"Looking for life" in Haiti, surrounded by crisisJanuary 31, 2019
Story and Photo by Rob Rombouts
“Haiti is dead, there is no more Haiti”
This idea, repeated to Greg Beckett many times while he was in Haiti, is reflective of how Haitians live their lives, while surrounded by crisis.
It also inspired the title of Beckett’s forthcoming book “There Is No More Haiti: Between Life and Death in Port-au-Prince.” Beckett, an Assistant Professor in the Department of Anthropology, has written an ethnography of crisis in Haiti, focusing on how it feels to people in Haiti, living in a state of crisis, every day.
By giving voice to Haitians, Beckett looks at how people recognize crisis and live with it.
Life in Haiti involves living with layers of crisis, and the book investigates different versions or locations of crisis, including environmental, urban and political crisis.
Beckett spent a decade researching the book, from 2002 to 2012, speaking with Haitians and seeing first-hand how they live with these layers of crisis.
The Haitian portion of Hispaniola is almost completely deforested, which leads people to move to the city. This leads to an urban crisis, Beckett explains. Port-au-Prince is largely self-built, without centrally organized services. Haitians spend much of their time “looking for life,” with people building their own houses, establishing their own connections to services, and finding their own jobs. This led to a political crisis in the country.
When the country experienced a 7.0 magnitude earthquake in January 2010, an already vulnerable society and country was further fractured.
“Outside of Haiti, the understanding of the earthquake is shallow,” said Beckett. For outside observers, the earthquake was seen as a single point of crisis. For Haitians, “crisis is not an event, but a structure of daily life.”
“Haitians understand their current situation through events from their history,” said Beckett, associating their present situation with the past, including parallels between living people and historic figures. Haitians connect the ongoing crisis with crises of the past, with continuing impacts of the slave trade, the revolution and international punishment after the revolution.
For Haitians, their crisis reflects the damages caused by imperialism, racism and predatory capitalism.
These ongoing damages led Haitians to say “Haiti is dead, there is no more Haiti,” even before the devastating earthquake.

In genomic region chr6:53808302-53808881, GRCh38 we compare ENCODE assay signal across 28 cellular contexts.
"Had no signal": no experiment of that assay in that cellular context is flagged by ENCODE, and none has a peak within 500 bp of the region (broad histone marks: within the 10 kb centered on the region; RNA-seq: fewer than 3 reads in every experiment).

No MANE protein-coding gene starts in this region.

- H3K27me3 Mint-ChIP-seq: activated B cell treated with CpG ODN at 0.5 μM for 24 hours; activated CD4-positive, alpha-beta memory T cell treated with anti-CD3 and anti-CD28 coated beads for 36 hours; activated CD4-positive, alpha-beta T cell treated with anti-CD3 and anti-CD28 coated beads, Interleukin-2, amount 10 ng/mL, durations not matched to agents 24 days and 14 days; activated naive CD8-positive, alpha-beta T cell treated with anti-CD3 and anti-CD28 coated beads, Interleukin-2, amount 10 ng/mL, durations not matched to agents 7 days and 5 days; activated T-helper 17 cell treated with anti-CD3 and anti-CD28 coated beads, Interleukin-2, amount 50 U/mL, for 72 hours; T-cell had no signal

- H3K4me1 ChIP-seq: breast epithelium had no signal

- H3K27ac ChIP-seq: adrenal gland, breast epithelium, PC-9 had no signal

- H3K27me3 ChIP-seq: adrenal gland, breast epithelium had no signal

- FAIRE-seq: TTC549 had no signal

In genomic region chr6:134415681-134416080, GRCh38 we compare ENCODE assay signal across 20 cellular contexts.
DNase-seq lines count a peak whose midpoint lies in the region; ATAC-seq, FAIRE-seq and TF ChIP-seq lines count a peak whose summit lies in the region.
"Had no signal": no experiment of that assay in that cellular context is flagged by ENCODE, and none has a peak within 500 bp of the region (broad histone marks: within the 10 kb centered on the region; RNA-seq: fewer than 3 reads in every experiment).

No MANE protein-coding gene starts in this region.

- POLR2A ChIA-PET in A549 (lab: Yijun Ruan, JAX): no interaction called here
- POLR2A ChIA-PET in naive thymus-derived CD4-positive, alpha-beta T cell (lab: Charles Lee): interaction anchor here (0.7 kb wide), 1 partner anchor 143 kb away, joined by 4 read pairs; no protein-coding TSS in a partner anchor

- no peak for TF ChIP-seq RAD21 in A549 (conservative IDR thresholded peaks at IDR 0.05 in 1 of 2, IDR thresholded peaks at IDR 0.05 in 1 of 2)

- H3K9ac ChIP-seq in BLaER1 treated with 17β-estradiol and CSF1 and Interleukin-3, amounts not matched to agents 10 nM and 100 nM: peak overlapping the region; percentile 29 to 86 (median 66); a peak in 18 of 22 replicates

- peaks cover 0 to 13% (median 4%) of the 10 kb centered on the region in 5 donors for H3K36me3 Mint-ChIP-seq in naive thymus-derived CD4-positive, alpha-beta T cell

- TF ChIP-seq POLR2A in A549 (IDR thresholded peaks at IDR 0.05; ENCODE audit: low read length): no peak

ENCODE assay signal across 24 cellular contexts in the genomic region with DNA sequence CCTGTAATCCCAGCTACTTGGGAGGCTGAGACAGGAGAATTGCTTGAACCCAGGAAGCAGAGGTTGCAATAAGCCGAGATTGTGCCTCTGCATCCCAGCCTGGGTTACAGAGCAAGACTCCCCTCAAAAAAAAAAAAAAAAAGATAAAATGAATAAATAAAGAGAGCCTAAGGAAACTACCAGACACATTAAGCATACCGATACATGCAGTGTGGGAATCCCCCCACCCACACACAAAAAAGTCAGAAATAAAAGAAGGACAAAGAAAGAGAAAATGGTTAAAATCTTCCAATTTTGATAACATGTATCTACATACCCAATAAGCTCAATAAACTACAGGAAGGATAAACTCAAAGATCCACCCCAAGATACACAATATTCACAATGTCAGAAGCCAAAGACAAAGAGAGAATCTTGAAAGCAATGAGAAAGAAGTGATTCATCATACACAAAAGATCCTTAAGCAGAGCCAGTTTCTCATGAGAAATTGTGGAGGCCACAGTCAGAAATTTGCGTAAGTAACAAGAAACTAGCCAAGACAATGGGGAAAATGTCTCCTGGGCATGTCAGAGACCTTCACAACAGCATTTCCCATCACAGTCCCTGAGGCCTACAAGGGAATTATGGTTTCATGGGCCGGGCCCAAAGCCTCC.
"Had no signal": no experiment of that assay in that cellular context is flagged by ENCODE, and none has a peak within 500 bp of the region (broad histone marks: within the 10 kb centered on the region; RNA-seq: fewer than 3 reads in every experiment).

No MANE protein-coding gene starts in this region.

While many outside of Haiti may see this statement as being fatalistic or a term of resignation, Beckett said, for those in the country, it was a realization that they could not go back to a situation that existed before. Instead, they would have to move forward and build a future that was still recognizably Haitian.
Beckett’s book looks at how Haitians “live with crisis, how they feel it, in their bodies and in their relationships.”
Beckett hopes that his book will add nuance and complexity to the kind of international intervention happening in Haiti.
“We need to understand that these stories matter,” said Beckett.
International organizations that respond to crisis have the same template that may not be appropriate to all situations, Beckett said, “If we understand that people who live with crisis everyday have a different theory and understanding of crisis,” it can help inform international responses.
Beckett feels this approach to crisis could have global impact and importance, pointing to possible changes caused by climate change.
“On a global context, how do we think of a crisis so total it shatters a way of life and yet we have to go forward and build a meaningful life and future,” said Beckett. “It’s a profound statement that a cultural world is over and that have to re-build something that is different than what was in the past.”
On February 20, Beckett spoke with CBC London Morning host Julianne Hazelwood about his book and the ongoing political and humanitarian crisis.
There Is No More Haiti: Between Life and Death in Port-au-Prince, is published by the University of California Press, and will be released in March 2019.